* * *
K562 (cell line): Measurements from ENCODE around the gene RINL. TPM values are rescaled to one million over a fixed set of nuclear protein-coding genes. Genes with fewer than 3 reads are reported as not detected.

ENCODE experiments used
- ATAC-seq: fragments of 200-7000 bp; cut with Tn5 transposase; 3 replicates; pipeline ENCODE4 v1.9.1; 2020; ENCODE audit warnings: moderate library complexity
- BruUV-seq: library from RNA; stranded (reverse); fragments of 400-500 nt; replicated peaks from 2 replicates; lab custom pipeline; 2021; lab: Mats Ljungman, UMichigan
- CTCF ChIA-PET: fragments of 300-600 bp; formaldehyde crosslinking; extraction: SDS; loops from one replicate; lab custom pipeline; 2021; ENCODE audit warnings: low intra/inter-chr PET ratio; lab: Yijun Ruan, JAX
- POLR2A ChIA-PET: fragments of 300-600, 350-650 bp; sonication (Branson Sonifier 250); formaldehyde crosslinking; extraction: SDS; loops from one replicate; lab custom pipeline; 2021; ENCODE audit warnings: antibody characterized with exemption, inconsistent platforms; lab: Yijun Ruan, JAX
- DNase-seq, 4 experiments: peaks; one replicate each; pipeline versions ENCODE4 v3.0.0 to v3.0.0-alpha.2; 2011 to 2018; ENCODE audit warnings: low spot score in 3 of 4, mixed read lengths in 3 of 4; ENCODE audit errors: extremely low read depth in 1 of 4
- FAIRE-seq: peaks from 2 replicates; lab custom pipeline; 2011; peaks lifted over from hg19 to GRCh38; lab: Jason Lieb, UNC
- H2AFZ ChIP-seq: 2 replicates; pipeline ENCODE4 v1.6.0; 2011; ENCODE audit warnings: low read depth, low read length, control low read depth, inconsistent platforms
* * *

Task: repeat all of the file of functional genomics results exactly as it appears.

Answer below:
K562 (cell line): Measurements from ENCODE around the gene RINL. TPM values are rescaled to one million over a fixed set of nuclear protein-coding genes. Genes with fewer than 3 reads are reported as not detected.

ENCODE experiments used
- ATAC-seq: fragments of 200-7000 bp; cut with Tn5 transposase; 3 replicates; pipeline ENCODE4 v1.9.1; 2020; ENCODE audit warnings: moderate library complexity
- BruUV-seq: library from RNA; stranded (reverse); fragments of 400-500 nt; replicated peaks from 2 replicates; lab custom pipeline; 2021; lab: Mats Ljungman, UMichigan
- CTCF ChIA-PET: fragments of 300-600 bp; formaldehyde crosslinking; extraction: SDS; loops from one replicate; lab custom pipeline; 2021; ENCODE audit warnings: low intra/inter-chr PET ratio; lab: Yijun Ruan, JAX
- POLR2A ChIA-PET: fragments of 300-600, 350-650 bp; sonication (Branson Sonifier 250); formaldehyde crosslinking; extraction: SDS; loops from one replicate; lab custom pipeline; 2021; ENCODE audit warnings: antibody characterized with exemption, inconsistent platforms; lab: Yijun Ruan, JAX
- DNase-seq, 4 experiments: peaks; one replicate each; pipeline versions ENCODE4 v3.0.0 to v3.0.0-alpha.2; 2011 to 2018; ENCODE audit warnings: low spot score in 3 of 4, mixed read lengths in 3 of 4; ENCODE audit errors: extremely low read depth in 1 of 4
- FAIRE-seq: peaks from 2 replicates; lab custom pipeline; 2011; peaks lifted over from hg19 to GRCh38; lab: Jason Lieb, UNC
- H2AFZ ChIP-seq: 2 replicates; pipeline ENCODE4 v1.6.0; 2011; ENCODE audit warnings: low read depth, low read length, control low read depth, inconsistent platforms